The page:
Romy Hall is at the start of two consecutive life sentences, plus six years, at Stanville Women’s Correctional Facility. Outside is the world from which she has been permanently severed: the San Francisco of her youth, changed almost beyond recognition. The Mars Room strip club where she once gave lap dances for a living. And her seven-year-old son, Jackson, now in the care of Romy’s estranged mother.

Inside is a new reality to adapt to: thousands of women hustling for the bare essentials needed to survive. The deadpan absurdities of institutional living, which Kushner details with humour and precision. Daily acts of violence by guards and prisoners alike. Allegiances formed over liquor brewed in socks, and stories shared through sewage pipes. 

Romy sees the future stretch out ahead of her in a long, unwavering line – until news from outside brings a ferocious urgency to her existence, challenging her to escape her own destiny and culminating in a climax of almost unbearable intensity.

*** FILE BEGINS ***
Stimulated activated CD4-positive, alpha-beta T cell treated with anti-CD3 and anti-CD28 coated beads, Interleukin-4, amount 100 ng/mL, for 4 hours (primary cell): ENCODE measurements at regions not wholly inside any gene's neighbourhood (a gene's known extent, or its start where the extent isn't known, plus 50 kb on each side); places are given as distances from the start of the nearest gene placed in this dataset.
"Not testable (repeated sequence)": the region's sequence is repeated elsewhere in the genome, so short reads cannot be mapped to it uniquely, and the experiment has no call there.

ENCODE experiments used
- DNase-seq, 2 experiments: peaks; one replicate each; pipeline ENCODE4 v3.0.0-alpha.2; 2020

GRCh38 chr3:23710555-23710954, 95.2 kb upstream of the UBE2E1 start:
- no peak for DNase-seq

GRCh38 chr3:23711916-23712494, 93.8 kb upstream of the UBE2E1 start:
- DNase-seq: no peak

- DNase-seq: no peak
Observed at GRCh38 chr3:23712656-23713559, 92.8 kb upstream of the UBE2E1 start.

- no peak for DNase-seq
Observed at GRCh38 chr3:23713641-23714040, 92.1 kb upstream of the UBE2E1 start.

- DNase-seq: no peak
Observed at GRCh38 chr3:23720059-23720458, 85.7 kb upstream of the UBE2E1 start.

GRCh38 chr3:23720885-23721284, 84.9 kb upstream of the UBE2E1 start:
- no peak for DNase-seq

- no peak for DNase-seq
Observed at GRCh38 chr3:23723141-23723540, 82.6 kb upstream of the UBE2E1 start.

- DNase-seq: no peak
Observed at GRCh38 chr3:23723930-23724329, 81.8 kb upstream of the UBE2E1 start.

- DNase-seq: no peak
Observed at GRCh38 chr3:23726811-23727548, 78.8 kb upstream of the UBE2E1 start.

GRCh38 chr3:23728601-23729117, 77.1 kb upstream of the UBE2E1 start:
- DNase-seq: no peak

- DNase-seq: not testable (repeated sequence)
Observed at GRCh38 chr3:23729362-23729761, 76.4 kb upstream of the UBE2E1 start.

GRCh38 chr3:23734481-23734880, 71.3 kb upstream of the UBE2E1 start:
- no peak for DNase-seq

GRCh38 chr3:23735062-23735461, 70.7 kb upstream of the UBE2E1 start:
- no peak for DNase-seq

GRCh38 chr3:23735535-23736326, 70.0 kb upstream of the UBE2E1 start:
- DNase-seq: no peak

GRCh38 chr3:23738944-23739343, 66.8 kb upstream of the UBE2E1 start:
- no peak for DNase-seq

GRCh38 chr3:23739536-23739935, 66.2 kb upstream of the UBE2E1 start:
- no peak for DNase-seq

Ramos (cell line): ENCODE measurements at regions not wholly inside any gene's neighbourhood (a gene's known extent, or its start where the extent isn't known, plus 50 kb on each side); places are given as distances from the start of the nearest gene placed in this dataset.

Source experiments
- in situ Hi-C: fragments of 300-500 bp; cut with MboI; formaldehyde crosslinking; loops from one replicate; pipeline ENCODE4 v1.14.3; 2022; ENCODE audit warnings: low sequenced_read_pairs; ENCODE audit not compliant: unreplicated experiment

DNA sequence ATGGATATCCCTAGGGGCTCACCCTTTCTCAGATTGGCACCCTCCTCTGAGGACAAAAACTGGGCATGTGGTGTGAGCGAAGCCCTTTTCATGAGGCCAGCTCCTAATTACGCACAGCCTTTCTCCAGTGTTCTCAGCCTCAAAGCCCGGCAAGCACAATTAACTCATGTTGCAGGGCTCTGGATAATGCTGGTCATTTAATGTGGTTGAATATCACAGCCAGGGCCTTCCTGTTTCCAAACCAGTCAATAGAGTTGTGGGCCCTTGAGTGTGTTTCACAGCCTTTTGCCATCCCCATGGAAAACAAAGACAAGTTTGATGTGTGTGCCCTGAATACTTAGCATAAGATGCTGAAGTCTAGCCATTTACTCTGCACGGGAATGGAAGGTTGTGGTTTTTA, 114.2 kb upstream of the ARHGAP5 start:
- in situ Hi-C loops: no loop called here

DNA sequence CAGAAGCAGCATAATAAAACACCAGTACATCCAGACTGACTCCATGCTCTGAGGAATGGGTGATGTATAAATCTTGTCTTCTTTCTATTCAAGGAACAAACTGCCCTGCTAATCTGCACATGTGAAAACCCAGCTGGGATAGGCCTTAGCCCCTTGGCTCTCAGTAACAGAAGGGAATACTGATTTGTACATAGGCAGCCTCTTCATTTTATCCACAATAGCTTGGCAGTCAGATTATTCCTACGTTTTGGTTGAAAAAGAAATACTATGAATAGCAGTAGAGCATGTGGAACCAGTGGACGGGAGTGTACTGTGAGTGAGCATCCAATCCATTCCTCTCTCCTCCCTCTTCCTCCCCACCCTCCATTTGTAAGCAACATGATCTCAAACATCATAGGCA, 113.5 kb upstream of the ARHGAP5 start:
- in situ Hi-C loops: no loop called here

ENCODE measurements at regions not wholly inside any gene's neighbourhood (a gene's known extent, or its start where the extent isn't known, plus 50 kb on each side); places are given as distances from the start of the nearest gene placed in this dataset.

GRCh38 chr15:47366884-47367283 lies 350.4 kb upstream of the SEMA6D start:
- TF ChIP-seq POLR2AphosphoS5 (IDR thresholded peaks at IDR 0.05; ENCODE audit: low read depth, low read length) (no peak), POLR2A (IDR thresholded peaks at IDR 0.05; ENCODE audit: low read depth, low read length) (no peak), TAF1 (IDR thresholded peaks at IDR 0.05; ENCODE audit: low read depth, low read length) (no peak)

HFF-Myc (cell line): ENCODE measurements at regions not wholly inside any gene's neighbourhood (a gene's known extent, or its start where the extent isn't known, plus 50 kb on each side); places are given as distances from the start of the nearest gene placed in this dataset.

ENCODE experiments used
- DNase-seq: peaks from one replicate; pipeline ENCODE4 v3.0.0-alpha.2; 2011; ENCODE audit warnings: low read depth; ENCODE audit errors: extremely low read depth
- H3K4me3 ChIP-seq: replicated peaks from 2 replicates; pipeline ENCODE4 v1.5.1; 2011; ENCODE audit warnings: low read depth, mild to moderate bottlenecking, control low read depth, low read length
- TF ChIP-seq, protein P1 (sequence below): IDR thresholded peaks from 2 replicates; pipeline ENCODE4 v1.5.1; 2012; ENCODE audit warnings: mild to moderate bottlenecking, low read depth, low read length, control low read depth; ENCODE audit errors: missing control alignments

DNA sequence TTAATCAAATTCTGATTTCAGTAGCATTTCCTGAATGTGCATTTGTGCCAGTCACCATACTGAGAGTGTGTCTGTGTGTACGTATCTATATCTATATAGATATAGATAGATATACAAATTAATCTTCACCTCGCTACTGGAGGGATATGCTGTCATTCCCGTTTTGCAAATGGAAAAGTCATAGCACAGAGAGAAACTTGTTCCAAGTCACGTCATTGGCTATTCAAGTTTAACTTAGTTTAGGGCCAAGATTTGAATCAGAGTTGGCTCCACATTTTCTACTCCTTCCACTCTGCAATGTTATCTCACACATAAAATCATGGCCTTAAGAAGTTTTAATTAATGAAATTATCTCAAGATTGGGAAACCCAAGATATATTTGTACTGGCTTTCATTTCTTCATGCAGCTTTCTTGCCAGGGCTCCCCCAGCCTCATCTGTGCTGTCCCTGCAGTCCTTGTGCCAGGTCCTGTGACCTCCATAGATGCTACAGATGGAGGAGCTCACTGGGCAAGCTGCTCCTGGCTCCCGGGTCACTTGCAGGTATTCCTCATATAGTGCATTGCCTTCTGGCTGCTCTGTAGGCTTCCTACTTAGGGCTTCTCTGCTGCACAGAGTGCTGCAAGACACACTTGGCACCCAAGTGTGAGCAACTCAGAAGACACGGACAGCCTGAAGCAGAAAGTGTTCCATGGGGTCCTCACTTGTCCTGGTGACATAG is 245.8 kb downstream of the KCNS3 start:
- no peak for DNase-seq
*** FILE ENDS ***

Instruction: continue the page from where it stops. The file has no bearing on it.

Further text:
The why

Through a cast of astonishing characters populating The Mars Room, Rachel Kushner presents not just a bold and unsentimental panorama of life on the margins of contemporary America, but an excoriating attack on the prison-industrial complex.

Find out more on the VINTAGE Podcast in this interview with Rachel.

Also on the shortlist, coming from Vintage in paperback next year...

The Overstory 

By Richard Powers

The who

Richard Powers is the author of twelve novels, including Orfeo (which was longlisted for the Man Booker Prize), The Echo MakerThe Time of Our SingingGalatea 2.2Plowing the Dark, and The Overstory. He is the recipient of a MacArthur grant and the National Book Award, and has been a Pulitzer Prize and four-time NBCC finalist. He lives in the foothills of the Great Smoky Mountains.

 

The what